The orientation of the motor can inspire different pathways for exploration. Similar to the previous options, the motor can be placed horizontally. It can also be placed vertically with the spinning disk touching the tabletop. In this orientation, the motion of the critter changes and harnesses the disk as well as the axle to propel it forward.
Tinker with motion and movement
After building a base model, pull the string and notice its motion. You may find that the motion is not wholly satisfactory. Consider different extensions that can be added to these base pieces. Add another piece and notice the new motion. Explore adding various LEGO pieces and observe how they impact the critter’s movement. You may find that not all additions prove fruitful, and frequent iteration is necessary to produce interesting motions.
Test in the environment
Before making too much progress on the critter, it’s important to bring it over to the testing environment. This environment can be built before any critter creation or as a result of critter explorations. The ways in which the critter interacts with its environment can inform modifications and enhancements to its design.
Mixing LEGO with non-LEGO materials were an important part of this activity. The contrast in materials created friendly and personalizable critters. Similar to the LEGO automata activity, paper cut outs were attached with hole punches and double stick tape. Adding eyes is an important detail for a critter; we saw many learners give their critters a face, making it that much more realistic.
Decoration can lead into storytelling and narrative development around a critter. The narrative emerges from the experience of creating the critter; learners generally do not know what type of critter they want to create ahead of time. The critter personality is a product of trial and error with its design.
We built a compelling tabletop testing environment for critters to roam around in. These surfaces had a variety of textures and changes in elevation, resulting in a rich environment for exploration. Critters wiggle their way across the different materials and learners will find that their critter works better on some surfaces than others. This understanding informs modifications and design considerations as learners continue to build and iterate on their idea.
The textured testing area is an open-ended exploration space and is separate from the building station. We set up a build zone where LEGO pieces and building materials are within reach. We find that having these two distinct areas helps learners to be intentional about which area they are in. When they feel that they have a complete critter, they are able to go and test it in an area dedicated to wandering critters. And if they feel changes need to be made, they are able to access the complete library of materials back at the starting station. At both stations, learners can easily see what others are doing and have access to inspiring projects from their co-learners. Seeing others’ work encourages collaboration and we value when participants build on the ideas of others.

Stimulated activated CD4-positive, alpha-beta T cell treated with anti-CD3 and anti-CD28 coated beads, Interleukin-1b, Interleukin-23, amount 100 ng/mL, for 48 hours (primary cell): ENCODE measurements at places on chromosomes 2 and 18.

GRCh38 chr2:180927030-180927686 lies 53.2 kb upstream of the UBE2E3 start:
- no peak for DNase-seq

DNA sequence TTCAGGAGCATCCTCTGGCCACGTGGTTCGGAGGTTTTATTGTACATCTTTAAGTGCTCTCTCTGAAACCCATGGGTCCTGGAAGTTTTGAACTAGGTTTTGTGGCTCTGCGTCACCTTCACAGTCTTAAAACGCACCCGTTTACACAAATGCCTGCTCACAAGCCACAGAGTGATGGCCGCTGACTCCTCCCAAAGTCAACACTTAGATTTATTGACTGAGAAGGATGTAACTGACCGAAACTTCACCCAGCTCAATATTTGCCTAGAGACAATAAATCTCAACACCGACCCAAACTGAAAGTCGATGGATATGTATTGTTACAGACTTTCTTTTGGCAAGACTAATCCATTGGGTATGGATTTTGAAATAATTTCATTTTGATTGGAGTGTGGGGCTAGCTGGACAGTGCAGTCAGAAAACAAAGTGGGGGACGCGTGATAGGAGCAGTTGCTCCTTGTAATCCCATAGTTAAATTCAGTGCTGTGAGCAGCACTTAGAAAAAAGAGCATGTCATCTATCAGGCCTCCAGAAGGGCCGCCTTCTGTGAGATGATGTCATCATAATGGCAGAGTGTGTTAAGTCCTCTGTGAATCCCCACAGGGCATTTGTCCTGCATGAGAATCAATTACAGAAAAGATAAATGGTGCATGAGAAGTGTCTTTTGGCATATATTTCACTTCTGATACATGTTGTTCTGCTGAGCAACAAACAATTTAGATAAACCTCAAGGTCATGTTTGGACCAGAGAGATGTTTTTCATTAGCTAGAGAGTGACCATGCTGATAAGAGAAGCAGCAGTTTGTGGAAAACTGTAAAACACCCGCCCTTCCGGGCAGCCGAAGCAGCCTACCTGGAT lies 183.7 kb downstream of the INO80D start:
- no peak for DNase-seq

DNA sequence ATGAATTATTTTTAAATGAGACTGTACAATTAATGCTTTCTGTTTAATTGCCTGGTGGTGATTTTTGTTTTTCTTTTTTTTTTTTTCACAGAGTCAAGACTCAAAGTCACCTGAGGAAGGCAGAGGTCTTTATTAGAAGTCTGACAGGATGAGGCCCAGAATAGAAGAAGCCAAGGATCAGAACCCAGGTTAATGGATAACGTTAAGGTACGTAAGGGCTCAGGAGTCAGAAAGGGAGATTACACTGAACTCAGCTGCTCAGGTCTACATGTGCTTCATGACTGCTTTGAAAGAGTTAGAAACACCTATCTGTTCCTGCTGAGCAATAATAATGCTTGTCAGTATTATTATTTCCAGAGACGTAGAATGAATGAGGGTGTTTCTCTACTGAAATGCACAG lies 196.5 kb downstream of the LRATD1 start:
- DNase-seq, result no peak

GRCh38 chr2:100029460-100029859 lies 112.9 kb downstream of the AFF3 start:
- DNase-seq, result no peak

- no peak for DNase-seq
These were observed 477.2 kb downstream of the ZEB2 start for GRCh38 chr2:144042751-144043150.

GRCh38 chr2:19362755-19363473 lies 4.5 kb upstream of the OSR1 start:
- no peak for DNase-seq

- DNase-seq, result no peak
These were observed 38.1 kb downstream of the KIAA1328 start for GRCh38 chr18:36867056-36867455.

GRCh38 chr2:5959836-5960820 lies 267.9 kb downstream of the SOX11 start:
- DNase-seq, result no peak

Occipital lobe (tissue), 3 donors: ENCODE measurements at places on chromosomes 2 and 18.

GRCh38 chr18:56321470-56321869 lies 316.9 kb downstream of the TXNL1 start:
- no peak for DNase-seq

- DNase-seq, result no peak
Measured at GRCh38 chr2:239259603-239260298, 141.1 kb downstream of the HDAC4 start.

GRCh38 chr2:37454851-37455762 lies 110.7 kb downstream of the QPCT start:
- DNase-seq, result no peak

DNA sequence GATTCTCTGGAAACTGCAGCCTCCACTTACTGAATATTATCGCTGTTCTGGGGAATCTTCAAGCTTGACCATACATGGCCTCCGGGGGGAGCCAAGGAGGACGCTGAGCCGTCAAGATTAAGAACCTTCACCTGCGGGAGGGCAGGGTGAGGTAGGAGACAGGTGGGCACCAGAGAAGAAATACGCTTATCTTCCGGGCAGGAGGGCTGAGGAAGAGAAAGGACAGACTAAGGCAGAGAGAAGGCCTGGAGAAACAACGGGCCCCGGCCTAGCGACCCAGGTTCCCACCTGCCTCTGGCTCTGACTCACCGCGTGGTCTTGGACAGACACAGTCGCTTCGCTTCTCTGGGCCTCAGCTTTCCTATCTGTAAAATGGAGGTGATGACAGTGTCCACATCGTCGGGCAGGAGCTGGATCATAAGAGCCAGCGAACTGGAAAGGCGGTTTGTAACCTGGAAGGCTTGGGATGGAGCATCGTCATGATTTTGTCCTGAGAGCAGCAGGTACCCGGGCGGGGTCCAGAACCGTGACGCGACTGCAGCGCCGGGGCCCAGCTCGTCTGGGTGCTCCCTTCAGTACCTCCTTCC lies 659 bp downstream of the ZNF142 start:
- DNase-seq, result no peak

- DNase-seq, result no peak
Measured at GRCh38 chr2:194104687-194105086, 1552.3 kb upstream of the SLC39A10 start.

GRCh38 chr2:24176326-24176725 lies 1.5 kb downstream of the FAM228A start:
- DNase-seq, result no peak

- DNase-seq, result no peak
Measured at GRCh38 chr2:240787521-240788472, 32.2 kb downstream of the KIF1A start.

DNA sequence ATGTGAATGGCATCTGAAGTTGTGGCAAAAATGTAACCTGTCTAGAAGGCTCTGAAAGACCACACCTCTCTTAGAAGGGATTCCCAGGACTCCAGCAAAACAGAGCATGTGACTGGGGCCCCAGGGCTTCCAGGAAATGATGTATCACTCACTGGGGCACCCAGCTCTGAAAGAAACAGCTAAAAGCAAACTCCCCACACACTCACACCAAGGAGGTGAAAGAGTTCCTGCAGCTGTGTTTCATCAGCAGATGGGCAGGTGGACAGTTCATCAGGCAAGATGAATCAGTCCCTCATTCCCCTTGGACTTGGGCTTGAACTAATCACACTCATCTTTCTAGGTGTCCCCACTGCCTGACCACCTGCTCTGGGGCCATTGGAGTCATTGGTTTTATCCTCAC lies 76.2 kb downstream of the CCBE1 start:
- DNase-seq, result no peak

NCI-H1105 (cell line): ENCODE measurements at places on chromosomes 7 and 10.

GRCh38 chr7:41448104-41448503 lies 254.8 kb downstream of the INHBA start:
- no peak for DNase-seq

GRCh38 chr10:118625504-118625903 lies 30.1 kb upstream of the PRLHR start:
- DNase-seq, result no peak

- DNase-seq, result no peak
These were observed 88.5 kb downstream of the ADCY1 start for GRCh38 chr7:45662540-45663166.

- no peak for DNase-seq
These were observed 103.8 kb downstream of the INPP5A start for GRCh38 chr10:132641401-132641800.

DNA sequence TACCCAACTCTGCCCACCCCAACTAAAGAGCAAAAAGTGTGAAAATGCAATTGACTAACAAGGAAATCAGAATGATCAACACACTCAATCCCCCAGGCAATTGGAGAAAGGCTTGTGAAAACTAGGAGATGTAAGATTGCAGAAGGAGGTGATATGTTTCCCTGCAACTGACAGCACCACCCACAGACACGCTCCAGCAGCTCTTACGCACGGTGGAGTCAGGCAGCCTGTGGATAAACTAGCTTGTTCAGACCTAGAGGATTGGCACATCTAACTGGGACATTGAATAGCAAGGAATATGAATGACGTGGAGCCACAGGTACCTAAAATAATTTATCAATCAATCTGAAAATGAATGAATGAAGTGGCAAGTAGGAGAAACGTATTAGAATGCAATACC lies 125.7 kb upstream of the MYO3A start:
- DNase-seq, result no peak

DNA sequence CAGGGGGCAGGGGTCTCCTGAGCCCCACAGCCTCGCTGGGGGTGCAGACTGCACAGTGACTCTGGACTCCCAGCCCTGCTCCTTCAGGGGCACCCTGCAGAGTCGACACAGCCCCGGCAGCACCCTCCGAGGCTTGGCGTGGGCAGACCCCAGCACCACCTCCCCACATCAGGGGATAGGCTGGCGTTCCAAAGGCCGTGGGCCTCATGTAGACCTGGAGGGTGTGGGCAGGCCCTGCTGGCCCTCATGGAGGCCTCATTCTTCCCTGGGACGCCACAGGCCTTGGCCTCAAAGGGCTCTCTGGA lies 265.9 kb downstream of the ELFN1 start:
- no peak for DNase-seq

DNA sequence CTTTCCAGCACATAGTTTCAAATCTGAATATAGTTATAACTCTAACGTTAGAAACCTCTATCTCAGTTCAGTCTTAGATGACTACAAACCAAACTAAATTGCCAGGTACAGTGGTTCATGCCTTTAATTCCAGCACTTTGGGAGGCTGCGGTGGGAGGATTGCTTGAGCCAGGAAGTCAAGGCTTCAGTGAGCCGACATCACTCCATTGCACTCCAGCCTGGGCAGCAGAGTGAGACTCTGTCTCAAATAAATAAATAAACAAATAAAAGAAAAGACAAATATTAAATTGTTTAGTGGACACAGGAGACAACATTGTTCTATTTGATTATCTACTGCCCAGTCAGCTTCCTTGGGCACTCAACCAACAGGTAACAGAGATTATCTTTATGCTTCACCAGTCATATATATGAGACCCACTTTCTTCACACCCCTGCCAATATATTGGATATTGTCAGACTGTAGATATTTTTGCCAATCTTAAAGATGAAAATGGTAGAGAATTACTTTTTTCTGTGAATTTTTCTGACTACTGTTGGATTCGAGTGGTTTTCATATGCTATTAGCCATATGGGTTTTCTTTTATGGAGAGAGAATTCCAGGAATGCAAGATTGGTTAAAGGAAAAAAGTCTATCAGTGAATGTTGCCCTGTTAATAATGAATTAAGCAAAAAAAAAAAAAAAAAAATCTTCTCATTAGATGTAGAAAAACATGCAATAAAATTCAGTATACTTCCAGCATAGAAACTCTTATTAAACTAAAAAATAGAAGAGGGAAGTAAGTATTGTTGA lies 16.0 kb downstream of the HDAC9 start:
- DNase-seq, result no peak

Tunnels and sloping mountains are interesting challenges for learners to encounter with their critters. We made a mountain like a topographic map with gentle, cardboard steps that were easy to climb. Tunnels are an interesting addition to see if critters walk in a straight line and if they can make it to the other side.
It’s important to clarify that this is not a race track or an obstacle course. The purpose of adding obstacles is not for competition, but instead to encourage learners to make purposeful design choices as they build their critter. It may do very well in one area of the table and less so in another, and we value when learners set their own goals for their critters.
Switch it up
We like to encourage learners to design and modify environments for critter exploration. The process of switching back and forth between creating critters and building environments allows for opportunities to build confidence with a range of materials, express intentionality in their designs, and applying unique solutions to their specific environment.
This project was made possible through the generous support from the LEGO Foundation